As a cat enthusiast, how could I not leap at the chance to review a book like Fearless Felines? Within its covers is a wealth of felines from around the world who have done marvelous things, from feats of courage to giving hope to small towns. Truly inspiring, some of these stories were entirely new to me and I am pleased to be able to share my thoughts today on Kimberlie Hamilton’s new book: Fearless Felines: 30 True Tales of Courageous Cats.
Thank you to Scholastic Inc. for sending me a copy of this book to review.
Published: 5 November 2019
Publisher: Scholastic Press
From World War II London to outer space, meet the coolest cats in history in a colorful illustrated compendium of famous felines and cat facts.
Drawing from the thrilling lives of more than 30 adorable cats throughout history, Kimberlie Hamilton retells the fascinating tales of cats through the centuries. Meet Mrs. Chippy, a cat who joined a daring ocean journey to Antarctica, or Simon, the only cat to receive a medal for wartime bravery, and dozens more. Filled with colorful depictions of each cat and feline facts throughout, this is the perfect gift for cat and history lovers alike.
Implied animal testing/animal death
The format of the book was pleasing and kept my interest as a reader. The 30 courageous felines were featured as promised; interspersed between their entries were smaller features that were just as fascinating.
These smaller entries included cats may have shared a common thread with the previous entry. For example: the Courageous story of Faith, a cat whose insistence on staying in a church basement saved her and her kitten’s lives, was followed by a listicle of other cats who were seemingly possessed of a preternatural sense (one cat “knew” when his owner died, another seemingly predicted an avalanche).
Other interspersed pages featured tips such as How To Tell If A Cat Loves You, How To Help Cats In Need, Feline Entrepurr-neurs, and more.
The various art styles were all very nice and went so well together. The work of 17 different artists, their individual styles complemented the portions of the book that they worked on while also working with the styles of their neighbors.
Thank you to all the illustrators!
Allie Runnion, Andrew Gardner, Becky Davies, Charlotte Archer,
Emma Jayne, Holly Sterling, Hui Skipp, Jessica Smith, Katie Wilson,
Lily Rossiter, Michelle Hird, Nan Lawson, Olivia Holden, Rachel Allsop,
Rachel Sanson, Bonnie Pang, Sam Loman.
I loved the end of the book where, gathered together, were the titles of the books mentioned within for further reading on these fascinating felines. I have read Dewey: The Small-Town Library Cat Who Touched the World by Vicky Myron (yes! Dewey was featured in Fearless Felines!) and hope to read more from this list. There are also select websites with information about cats, cruelty prevention, and dedicated sites for featured felines.
There were some parts of the book where I felt conflicted. There were the 30 distinct entries, of course, and aside from that there were listicles between the entries within which more cats were mentioned. This is all to bring up the entries I’m referencing.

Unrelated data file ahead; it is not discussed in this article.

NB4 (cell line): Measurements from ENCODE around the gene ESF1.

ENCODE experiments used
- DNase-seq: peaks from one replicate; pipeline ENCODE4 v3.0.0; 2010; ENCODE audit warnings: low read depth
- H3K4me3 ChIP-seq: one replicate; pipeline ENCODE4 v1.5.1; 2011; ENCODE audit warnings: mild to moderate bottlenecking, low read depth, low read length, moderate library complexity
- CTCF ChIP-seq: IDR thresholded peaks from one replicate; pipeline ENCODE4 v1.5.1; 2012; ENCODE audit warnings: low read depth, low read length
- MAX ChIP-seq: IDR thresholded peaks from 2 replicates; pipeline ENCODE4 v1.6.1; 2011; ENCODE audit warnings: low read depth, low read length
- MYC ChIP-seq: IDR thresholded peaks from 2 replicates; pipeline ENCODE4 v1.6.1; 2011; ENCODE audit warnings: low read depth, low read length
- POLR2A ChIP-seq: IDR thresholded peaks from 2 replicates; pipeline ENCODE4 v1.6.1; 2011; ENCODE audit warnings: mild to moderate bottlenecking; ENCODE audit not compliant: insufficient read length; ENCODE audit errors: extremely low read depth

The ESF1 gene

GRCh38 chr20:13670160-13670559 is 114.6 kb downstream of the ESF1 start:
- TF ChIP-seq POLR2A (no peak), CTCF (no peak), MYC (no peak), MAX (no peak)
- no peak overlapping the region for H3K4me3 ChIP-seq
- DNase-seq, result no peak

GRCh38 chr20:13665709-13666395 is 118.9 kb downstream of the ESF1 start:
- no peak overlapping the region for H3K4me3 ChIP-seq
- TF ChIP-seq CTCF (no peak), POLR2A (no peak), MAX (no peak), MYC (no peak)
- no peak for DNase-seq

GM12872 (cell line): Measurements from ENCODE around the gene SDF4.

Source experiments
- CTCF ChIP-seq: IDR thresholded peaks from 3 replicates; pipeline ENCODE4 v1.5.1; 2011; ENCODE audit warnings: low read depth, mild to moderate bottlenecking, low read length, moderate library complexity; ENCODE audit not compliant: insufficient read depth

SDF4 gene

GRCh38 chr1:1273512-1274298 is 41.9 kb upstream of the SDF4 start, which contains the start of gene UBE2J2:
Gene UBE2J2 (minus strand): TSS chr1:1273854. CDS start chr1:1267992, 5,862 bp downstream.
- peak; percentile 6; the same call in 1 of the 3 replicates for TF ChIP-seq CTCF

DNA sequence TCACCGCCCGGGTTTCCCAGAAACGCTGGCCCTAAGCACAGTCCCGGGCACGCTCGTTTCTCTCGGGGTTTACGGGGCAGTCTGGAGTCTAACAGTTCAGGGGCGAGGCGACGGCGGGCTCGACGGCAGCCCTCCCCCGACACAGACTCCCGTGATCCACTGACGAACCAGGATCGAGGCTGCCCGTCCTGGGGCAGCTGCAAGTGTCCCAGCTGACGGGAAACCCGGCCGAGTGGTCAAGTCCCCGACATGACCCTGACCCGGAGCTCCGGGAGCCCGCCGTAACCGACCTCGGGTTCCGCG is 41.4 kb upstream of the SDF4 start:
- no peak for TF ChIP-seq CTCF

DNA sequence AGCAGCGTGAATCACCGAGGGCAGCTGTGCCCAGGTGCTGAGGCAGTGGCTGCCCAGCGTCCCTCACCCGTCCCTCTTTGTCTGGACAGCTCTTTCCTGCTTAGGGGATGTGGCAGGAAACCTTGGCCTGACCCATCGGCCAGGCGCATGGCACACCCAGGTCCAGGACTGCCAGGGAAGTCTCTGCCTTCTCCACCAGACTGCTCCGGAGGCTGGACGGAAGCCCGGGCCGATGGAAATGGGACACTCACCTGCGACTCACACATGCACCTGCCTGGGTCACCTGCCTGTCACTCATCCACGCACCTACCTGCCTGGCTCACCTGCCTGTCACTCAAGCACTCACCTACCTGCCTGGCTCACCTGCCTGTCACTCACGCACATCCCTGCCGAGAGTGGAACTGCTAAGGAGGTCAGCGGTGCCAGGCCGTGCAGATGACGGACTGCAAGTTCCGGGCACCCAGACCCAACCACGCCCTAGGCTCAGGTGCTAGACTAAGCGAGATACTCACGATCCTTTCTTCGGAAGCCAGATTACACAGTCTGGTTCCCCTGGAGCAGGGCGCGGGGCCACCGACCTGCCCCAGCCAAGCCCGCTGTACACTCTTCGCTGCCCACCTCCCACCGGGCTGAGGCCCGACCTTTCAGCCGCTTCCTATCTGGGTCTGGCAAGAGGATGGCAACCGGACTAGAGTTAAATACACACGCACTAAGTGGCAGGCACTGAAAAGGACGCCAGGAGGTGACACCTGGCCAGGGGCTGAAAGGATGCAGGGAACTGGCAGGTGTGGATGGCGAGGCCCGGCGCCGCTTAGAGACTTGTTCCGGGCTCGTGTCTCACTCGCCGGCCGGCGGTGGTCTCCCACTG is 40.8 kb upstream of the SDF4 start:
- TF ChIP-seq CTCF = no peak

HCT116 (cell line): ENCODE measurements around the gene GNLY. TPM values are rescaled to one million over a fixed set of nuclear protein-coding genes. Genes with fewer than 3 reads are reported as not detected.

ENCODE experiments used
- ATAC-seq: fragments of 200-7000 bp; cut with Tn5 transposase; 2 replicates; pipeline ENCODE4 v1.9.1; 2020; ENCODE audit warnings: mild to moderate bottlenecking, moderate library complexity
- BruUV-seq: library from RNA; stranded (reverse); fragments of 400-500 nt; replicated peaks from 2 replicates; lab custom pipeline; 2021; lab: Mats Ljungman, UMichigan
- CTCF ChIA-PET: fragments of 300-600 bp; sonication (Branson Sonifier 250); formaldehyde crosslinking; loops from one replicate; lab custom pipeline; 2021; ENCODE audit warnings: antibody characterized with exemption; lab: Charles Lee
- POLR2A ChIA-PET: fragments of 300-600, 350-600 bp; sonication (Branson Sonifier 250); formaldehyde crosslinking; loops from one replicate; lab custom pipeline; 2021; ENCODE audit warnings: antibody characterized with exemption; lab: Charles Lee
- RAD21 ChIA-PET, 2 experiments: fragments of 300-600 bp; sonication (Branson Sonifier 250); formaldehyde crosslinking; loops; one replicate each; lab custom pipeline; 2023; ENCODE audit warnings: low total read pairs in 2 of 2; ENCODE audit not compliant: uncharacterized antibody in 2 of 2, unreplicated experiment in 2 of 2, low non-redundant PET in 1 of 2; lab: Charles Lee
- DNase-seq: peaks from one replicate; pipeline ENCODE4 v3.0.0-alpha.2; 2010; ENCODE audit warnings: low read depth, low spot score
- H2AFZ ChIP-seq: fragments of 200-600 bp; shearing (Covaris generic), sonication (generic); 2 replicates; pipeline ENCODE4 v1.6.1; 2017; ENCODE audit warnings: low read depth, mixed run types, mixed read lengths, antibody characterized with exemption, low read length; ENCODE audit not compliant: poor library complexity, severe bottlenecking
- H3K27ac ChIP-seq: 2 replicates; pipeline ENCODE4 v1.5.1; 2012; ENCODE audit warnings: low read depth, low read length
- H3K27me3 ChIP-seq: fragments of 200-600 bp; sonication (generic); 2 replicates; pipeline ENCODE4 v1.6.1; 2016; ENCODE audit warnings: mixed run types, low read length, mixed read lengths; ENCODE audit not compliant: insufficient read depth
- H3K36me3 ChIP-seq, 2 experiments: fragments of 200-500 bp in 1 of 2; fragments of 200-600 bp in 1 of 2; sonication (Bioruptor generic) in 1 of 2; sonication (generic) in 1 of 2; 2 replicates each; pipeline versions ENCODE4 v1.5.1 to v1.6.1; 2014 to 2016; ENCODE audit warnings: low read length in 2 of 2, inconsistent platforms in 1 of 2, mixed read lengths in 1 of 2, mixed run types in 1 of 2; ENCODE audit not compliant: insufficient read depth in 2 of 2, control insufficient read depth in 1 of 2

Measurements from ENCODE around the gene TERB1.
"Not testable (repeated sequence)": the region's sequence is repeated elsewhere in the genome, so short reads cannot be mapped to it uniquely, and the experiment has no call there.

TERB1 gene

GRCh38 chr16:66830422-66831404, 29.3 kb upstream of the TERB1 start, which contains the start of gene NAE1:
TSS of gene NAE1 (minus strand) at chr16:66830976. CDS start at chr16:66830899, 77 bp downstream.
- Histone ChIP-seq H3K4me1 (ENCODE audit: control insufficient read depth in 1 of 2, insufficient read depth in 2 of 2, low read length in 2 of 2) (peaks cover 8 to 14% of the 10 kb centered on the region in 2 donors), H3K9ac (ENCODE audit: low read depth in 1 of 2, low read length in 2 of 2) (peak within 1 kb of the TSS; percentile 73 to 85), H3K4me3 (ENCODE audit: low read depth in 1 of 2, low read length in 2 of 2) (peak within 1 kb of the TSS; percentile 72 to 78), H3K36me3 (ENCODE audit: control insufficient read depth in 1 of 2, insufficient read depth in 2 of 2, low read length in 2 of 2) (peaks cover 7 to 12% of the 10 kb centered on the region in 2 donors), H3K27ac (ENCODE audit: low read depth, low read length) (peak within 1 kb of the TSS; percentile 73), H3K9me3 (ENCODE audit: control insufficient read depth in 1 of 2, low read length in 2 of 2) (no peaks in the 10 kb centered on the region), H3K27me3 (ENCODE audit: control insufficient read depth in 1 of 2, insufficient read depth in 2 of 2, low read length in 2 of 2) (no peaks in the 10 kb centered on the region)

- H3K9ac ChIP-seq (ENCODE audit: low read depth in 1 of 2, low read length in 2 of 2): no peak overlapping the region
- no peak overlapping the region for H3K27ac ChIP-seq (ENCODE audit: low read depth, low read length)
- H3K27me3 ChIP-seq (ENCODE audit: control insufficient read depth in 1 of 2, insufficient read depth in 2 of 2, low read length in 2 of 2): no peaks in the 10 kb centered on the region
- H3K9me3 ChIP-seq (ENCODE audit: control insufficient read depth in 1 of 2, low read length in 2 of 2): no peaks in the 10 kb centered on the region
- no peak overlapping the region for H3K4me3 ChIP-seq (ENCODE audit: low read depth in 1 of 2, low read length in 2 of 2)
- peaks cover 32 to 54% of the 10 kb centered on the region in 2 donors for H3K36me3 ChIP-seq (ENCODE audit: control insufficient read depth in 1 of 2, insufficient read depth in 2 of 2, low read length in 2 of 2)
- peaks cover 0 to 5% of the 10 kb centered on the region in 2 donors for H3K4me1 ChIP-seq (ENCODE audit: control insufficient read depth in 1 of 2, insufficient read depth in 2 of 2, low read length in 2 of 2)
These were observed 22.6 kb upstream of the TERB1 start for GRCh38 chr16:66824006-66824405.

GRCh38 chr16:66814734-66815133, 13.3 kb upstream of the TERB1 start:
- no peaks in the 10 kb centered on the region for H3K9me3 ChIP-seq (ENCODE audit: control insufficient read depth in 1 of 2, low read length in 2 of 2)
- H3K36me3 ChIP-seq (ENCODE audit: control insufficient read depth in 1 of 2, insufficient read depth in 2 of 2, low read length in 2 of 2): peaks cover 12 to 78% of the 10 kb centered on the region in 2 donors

One being Milo of The Adventures of Milo and Otis film fame/infamy. The first issue is that the entry misgenders Milo (female used in place of male) and also the entry saying that, because the film has no humans appearing in it, that that makes it worth seeing. While normally I’d agree on that point, the animal cruelty allegations and murky issues surrounding the film make me question why this particular entry’s inclusion.
Another entry, this one a feature one including illustration, was that of Felicette, a street cat from France that was sent into space as part of the Space Race in the 1960’s. While it sounds impressive that she was the first cat to go to and survive her journey into space, the cavalier way the author describes her fate upon her return made me uncomfortable.
“Scientists were eager to see if Felicette’s brain had changed in any way during her history-making voyage, which included five minutes of fur-raising weightlessness.
They learned a great deal…”
The implied animal testing was, as I said, discomforting, particularly once I looked up what actually happened to Felicette both during her journey and afterwards.
Edit (16.7.19): the author does include a note in the book during Felicette’s entry that is of import here. My apologies for not including it in the original review:
“There’s no longer much reason to send cats, dogs and primates into space and many believe it is unethical to do so. Being launched into space isn’t exactly a pleasant experience, and unlike human astronauts, animals have no say in the matter. That’s why it’s so important to remember and honor Felicette for all that she sacrificed in the name of science.”
It was a lot of fun to hear familiar stories about my favorite historical felines. It was that and more to discover new tales from around the world, from cats that “danced” ballet to ones that travelled hundreds of miles to be reunited with their families to cats that accomplished so much more. Cats as a species have depths of incalculable depths and I don’t think we’ll ever stop learning from them.
Sharing their stories can be funny, can be enjoyable, educational, at times worrisome, but hopefully we can take what we learn and make sure we’re worthy of the devotion and intelligence of cats by taking care of their lives and their stories.
I received a copy of this book from the publisher in exchange for an honest review. Quotes included are from an advanced reader copy and may not reflect the finalized copy.
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